We are celebrating my little sisters 40th birthday today (her b-day is actually next week). I can't believe she is turning 40! She has turned into such a wonderful woman. I need to stop looking at her as my 'kid' sister now, I guess :) I'll load up on ibuprofin and have some wine - and my sore bandaged ribs/abdomen surely won't bother me tonight at her party! Happy birthday Lori - I love you!

I hope you are all doing well and enjoying life! Thank you for the continued thoughts and prayers. I know for certain that I would not be where I am today, without them.

Sunday, July 18, 2010

and another anniversary!

I realized late Saturday, that it has been three years since my hysterectomy, and subsequent Ovarian Cancer diagnosis. I honestly didn't think I'd make it this far when I was first diagnosed and two lines of chemotherapy (taxol/carboplatin and doxil) had no impact on my cancer. I imagined if I made it three years, I would be debilitated - as I see in other long term recurrent ovarian cancer survivors. But here I am - alive and thriving, and I wonder why. However, it is now an introspective 'why', and not a guilty one. The comments on my last post really helped me with the guilt. Especially Sams comment that my guilt will not do a thing for those other ovarian cancer patients-and she's right. It won't. What I can do for them and for myself, is to continue to live and enjoy my life, and every day that I have here on earth with my family and friends. That means no worrying about the future. The future will take care of itself.

I got to take my niece (my FH's oldest sisters' oldest daughter) skydiving! It was her request. She actually told me she wanted to do it when she was 16 (you have to be 18). She still remembered, and wanted to do it, and I was more than happy to join in on the fun. We couldn't sucker anyone else into going with us, but that was fine. I enjoyed this third skydive even more - it just keeps getting better! She really loved it too - so maybe a fourth dive is ahead!

Talk about not worrying about the future! ;) I couldn't wipe the smile off of my face the whole day! It was a great way to celebrate three years of survival.

Nothing else is new, except one sad note... I recently lost a facebook friend to ovarian cancer. You can see Sandhy's post about Diane on I could not have honored Diane better than Sandhy did, so I'm not even going to try.

You probably won't hear from me until October when my next scan is due. But who knows? ;)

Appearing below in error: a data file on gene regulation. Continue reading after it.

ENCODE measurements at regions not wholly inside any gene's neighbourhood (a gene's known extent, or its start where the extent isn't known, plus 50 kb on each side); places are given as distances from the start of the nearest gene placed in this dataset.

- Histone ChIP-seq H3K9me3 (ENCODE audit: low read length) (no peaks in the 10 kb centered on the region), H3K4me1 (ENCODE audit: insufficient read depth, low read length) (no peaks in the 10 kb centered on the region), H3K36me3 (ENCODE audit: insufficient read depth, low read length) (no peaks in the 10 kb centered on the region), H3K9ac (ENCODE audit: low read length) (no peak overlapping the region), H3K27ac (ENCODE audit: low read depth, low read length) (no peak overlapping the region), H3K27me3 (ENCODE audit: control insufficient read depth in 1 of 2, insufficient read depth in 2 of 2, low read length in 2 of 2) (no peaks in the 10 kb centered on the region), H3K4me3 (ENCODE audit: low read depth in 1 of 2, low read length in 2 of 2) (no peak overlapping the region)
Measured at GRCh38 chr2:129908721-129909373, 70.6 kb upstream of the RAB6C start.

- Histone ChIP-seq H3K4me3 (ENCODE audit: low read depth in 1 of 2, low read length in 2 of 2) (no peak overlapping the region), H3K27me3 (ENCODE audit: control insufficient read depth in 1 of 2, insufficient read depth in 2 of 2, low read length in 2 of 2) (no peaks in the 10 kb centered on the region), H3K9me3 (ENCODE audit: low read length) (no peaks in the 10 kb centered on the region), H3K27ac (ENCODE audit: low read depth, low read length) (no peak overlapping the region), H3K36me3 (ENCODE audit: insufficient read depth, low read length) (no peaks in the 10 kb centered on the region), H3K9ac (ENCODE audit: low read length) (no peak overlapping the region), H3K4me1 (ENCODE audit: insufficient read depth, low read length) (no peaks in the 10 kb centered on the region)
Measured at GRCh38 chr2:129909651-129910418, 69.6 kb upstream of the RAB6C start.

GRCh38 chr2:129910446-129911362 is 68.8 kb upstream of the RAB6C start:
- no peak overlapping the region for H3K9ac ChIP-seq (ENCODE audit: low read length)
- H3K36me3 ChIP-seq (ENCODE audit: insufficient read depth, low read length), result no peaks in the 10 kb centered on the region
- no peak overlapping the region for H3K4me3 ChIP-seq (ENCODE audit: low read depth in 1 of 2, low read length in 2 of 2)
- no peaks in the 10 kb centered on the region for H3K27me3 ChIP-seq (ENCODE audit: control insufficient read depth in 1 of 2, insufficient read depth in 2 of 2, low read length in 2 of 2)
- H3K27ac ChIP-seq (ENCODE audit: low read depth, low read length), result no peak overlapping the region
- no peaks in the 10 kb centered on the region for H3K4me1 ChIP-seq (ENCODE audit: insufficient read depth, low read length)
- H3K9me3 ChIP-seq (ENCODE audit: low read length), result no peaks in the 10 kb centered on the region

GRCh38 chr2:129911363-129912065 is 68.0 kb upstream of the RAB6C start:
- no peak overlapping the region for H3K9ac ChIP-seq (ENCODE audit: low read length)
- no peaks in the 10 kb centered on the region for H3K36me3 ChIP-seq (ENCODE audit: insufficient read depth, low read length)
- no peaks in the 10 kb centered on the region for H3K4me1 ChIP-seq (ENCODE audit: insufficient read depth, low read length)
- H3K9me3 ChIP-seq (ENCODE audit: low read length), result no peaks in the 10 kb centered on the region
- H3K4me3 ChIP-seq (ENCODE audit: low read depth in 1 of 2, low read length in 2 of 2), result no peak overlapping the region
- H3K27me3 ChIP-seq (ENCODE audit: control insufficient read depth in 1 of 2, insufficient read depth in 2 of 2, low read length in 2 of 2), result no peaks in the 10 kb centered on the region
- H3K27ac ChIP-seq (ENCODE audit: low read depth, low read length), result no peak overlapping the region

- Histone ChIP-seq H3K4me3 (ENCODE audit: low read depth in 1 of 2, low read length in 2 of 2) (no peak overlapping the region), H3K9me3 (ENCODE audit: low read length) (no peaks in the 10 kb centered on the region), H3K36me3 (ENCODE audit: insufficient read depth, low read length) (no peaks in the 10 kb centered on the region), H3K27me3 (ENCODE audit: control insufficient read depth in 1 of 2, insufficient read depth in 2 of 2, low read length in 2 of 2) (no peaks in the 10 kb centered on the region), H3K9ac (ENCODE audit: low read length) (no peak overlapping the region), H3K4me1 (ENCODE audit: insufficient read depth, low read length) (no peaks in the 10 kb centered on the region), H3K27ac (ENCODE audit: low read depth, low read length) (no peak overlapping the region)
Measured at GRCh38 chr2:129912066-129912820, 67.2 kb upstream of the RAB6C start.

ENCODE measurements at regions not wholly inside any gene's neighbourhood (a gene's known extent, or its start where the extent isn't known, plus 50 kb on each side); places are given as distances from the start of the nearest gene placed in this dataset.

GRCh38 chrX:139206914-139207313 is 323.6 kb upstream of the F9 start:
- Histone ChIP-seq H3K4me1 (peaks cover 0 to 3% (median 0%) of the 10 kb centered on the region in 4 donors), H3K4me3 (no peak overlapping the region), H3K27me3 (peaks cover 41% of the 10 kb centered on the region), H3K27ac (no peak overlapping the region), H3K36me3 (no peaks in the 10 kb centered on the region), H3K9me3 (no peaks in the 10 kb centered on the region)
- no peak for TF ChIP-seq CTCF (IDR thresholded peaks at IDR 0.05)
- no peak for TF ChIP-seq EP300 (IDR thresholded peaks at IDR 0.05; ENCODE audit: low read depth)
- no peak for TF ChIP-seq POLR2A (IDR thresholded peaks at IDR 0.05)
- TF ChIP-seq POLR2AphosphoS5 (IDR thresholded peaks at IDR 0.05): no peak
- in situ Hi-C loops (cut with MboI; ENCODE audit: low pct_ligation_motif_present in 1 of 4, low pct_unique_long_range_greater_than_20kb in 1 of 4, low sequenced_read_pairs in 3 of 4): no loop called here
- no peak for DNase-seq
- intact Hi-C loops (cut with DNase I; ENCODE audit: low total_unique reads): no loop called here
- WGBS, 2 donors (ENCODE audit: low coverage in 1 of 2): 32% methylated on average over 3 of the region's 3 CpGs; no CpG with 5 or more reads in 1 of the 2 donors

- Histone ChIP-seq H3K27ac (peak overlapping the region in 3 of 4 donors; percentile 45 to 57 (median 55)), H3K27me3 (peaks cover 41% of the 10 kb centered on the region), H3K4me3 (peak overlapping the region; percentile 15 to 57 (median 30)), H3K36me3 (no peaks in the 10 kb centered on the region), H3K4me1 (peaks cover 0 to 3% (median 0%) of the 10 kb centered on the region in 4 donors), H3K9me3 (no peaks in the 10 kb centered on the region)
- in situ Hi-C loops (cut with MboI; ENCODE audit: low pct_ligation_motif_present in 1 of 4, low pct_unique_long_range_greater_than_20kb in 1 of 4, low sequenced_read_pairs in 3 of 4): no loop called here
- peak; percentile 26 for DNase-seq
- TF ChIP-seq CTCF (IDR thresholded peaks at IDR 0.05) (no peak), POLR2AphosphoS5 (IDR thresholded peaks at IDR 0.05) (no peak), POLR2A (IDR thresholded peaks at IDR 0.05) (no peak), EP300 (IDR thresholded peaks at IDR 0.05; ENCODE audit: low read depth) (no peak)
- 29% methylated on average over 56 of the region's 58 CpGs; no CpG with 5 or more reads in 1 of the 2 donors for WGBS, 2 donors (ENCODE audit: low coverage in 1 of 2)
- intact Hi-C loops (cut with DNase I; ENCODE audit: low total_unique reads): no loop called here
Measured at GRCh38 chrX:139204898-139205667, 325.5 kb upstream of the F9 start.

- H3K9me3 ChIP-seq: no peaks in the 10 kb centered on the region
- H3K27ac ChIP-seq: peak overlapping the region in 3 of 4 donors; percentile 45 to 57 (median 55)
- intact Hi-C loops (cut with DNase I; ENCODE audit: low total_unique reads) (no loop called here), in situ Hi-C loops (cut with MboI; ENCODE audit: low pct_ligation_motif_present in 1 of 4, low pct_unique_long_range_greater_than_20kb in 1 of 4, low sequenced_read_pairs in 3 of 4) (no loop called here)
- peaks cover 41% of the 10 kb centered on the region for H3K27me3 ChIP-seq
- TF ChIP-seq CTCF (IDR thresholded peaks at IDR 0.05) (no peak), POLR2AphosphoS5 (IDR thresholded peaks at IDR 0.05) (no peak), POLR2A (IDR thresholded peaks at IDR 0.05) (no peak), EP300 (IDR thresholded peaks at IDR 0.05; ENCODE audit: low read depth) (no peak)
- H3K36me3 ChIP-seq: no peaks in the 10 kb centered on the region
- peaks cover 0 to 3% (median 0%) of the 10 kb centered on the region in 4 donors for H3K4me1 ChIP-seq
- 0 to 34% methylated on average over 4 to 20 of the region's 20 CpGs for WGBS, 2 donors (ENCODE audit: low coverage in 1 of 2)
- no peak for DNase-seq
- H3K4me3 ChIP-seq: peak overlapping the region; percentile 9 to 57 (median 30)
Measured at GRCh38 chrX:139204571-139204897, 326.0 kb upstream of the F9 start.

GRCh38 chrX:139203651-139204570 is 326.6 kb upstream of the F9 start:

Sunday, July 4, 2010


Recently, we celebrated my parents 45th wedding anniversary. My sister and I had a surprise 45th wedding anniversary party, that was a COMPLETE surprise to them! I still can't believe they had no clue :) My sister handled the bulk of the planning and work - and I handled the complaining :) I am not a party planner. My husband and I got married in Vegas, because the thought of planning a wedding completely terrified me. She did a fabulous job.

What was wonderful, was that everyone there seemed so happy to be there for my dad and mom. It really turned into a wonderful event. They have really been happily married for 45 years - it CAN be done! :) My favorite husband and I have been happily married for nearly 7 years, so we are on our way.

I had my CT scan and saw my doc Thursday and Friday. My news continues to be great! My CA125 remains at 14, and the scan shows no growth!! Holy cow. The calcified nodules are still there, but show no increase in size. The doctor said that the nodules occur when cancer "shrinks" and leaves behind calcium deposits. So there is no way to tell if cancer remains or not in those nodules - we just keep tracking them.

She is also incorporating a new biomarker blood test. Its the HE4 test, that is supposed to be more reliable than the CA125. Great - its another number for me to worry about!! :) I won't have that result for at least a week. I'm honestly not worried about that number yet, because of the scan and CA125 results.

The one bad thing is that I found out I was one of the very few women at my docs office that was getting "good" results that day. It makes me feel guilty and unworthy. Part of that comes from the fact that I have been extra tired, and I haven't accomplished anything lately. I work, and come home and sit on the couch :( I really need to remember to take my vitamins every day. I think the tiredness is from deficiencies, caused from past chemo treatments. What would those other women accomplish if they had my good news? I need to be re-motivated and re-energized.